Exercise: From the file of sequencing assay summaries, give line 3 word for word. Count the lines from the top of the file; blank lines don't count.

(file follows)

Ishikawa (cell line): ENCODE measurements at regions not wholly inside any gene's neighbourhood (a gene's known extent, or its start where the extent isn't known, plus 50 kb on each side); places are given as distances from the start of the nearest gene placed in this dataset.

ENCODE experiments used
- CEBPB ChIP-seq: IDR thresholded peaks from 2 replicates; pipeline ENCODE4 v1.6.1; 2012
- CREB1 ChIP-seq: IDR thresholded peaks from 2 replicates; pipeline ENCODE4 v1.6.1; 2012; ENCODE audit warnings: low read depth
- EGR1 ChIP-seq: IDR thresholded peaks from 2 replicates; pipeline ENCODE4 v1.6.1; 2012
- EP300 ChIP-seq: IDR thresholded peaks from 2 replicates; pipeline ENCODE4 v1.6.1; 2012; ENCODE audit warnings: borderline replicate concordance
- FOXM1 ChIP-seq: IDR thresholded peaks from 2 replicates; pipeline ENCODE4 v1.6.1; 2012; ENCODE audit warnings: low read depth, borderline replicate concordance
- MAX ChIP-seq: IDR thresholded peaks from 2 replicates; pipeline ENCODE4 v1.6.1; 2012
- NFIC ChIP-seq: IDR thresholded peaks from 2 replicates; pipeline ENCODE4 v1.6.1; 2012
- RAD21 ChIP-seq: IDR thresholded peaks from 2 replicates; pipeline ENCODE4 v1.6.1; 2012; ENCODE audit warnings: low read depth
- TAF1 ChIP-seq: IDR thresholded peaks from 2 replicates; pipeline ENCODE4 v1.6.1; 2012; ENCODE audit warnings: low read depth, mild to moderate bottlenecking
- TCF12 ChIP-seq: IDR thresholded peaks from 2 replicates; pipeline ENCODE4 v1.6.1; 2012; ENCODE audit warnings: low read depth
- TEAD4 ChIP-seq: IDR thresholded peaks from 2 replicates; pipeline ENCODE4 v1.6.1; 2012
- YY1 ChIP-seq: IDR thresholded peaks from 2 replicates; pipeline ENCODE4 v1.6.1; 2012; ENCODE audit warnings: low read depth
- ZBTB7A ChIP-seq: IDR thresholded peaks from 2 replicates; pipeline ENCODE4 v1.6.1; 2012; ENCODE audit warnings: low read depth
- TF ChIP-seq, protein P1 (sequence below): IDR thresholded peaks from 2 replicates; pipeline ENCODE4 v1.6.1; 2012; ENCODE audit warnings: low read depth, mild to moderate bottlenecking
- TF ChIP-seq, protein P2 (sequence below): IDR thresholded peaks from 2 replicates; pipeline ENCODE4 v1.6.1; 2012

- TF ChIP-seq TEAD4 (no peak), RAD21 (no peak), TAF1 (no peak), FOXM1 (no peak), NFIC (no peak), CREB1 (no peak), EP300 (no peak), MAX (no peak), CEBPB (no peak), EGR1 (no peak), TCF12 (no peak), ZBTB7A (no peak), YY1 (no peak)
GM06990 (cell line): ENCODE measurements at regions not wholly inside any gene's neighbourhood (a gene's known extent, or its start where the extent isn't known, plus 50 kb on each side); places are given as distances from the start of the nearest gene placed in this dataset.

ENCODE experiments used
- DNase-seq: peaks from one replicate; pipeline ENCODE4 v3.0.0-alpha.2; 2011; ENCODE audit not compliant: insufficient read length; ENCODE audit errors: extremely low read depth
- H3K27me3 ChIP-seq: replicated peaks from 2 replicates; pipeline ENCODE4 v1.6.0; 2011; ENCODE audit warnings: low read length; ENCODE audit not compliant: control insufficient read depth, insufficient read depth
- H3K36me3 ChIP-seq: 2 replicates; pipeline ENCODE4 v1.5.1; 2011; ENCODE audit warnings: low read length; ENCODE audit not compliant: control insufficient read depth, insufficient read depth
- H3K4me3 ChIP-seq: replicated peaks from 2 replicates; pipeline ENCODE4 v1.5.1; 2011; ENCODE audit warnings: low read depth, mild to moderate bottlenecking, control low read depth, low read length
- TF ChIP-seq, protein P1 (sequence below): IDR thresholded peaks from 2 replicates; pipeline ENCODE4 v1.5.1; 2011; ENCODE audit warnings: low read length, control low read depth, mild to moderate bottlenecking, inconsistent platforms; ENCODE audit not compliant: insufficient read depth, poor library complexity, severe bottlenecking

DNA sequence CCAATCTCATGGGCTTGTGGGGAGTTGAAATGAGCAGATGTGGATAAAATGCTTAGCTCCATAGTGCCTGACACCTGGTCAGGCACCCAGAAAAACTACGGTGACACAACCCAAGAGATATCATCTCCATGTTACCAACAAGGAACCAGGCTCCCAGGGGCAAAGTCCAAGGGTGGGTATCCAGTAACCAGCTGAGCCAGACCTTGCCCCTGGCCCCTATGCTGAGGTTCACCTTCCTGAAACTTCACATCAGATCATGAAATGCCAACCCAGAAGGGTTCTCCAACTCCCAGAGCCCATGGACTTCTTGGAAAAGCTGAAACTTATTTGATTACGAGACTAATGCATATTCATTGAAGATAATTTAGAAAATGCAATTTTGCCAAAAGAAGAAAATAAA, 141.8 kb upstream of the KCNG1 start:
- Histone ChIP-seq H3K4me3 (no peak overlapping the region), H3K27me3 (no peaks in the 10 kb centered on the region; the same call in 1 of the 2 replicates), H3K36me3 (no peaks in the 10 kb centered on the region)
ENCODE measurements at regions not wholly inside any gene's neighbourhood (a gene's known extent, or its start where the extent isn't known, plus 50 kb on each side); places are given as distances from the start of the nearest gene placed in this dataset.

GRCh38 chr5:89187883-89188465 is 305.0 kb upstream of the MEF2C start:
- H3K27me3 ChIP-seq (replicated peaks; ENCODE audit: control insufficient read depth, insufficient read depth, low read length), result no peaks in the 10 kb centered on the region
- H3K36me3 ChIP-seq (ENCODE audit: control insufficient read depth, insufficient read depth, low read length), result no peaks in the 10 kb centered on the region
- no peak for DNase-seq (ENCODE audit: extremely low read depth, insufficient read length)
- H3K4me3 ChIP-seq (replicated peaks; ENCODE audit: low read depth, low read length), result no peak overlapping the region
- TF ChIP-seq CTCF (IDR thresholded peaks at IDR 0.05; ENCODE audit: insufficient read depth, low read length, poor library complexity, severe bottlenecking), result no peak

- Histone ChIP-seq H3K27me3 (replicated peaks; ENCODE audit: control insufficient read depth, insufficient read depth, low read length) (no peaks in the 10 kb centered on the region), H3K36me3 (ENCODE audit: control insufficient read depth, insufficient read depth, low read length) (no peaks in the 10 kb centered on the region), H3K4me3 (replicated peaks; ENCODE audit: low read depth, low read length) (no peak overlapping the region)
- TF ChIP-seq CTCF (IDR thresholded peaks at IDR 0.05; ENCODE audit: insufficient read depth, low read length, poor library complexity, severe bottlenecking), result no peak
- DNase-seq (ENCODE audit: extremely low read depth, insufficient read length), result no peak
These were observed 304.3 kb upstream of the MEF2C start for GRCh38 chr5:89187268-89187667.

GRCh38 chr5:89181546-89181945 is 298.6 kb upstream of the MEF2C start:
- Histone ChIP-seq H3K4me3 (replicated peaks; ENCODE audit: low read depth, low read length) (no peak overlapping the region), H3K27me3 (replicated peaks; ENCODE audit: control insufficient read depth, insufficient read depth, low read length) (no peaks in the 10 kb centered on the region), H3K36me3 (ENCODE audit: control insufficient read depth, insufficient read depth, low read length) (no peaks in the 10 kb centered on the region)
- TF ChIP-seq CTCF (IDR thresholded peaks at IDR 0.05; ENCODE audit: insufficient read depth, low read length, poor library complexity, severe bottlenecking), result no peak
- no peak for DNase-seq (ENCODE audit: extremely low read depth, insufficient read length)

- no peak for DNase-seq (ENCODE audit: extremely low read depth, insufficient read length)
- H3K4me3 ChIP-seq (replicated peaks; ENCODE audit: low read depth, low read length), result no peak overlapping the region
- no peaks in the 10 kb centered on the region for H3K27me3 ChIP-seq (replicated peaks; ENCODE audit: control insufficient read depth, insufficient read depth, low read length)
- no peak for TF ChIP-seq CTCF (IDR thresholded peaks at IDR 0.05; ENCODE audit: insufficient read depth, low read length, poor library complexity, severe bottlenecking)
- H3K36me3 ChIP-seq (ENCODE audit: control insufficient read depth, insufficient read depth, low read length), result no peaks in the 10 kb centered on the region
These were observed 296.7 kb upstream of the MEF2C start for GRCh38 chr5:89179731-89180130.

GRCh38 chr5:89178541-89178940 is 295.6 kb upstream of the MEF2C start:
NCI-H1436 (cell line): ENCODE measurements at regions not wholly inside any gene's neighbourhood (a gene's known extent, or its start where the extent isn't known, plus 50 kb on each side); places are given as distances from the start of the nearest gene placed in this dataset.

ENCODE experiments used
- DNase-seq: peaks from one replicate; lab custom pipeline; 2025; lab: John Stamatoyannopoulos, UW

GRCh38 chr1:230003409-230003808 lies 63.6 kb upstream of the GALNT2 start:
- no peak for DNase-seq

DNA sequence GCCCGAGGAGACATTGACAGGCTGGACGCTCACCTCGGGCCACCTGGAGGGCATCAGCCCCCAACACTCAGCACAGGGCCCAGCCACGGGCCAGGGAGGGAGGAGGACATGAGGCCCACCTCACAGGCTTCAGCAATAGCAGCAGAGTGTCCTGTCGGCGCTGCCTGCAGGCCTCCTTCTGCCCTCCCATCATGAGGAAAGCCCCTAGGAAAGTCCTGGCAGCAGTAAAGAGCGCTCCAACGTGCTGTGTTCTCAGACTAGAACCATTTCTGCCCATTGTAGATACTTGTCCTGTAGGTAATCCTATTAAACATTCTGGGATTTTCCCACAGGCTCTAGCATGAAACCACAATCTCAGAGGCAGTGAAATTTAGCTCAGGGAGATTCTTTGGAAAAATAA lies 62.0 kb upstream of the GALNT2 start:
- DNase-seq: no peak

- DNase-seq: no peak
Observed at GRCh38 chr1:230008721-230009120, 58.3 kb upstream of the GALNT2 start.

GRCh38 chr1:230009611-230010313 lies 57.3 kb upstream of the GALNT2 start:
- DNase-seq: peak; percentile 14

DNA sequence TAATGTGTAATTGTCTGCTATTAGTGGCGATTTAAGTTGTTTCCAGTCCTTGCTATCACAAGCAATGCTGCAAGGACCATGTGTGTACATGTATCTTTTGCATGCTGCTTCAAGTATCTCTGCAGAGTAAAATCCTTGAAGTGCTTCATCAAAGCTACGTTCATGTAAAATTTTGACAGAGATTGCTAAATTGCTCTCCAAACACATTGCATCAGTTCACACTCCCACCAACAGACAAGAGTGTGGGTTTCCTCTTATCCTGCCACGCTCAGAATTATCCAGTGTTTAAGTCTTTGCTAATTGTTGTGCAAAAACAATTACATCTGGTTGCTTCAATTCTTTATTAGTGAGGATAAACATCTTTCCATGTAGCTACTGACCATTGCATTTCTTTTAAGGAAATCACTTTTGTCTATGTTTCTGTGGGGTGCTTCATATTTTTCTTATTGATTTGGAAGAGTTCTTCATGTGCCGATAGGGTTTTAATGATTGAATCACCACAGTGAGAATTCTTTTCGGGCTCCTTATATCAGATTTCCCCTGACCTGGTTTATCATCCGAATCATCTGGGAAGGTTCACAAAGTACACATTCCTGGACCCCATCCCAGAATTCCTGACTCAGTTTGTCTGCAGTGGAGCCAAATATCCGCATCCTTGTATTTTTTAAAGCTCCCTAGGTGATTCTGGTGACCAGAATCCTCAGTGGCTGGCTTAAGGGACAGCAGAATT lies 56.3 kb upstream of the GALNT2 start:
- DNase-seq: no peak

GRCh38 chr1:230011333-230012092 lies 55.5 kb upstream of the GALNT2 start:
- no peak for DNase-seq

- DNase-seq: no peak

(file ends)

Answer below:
- CEBPB ChIP-seq: IDR thresholded peaks from 2 replicates; pipeline ENCODE4 v1.6.1; 2012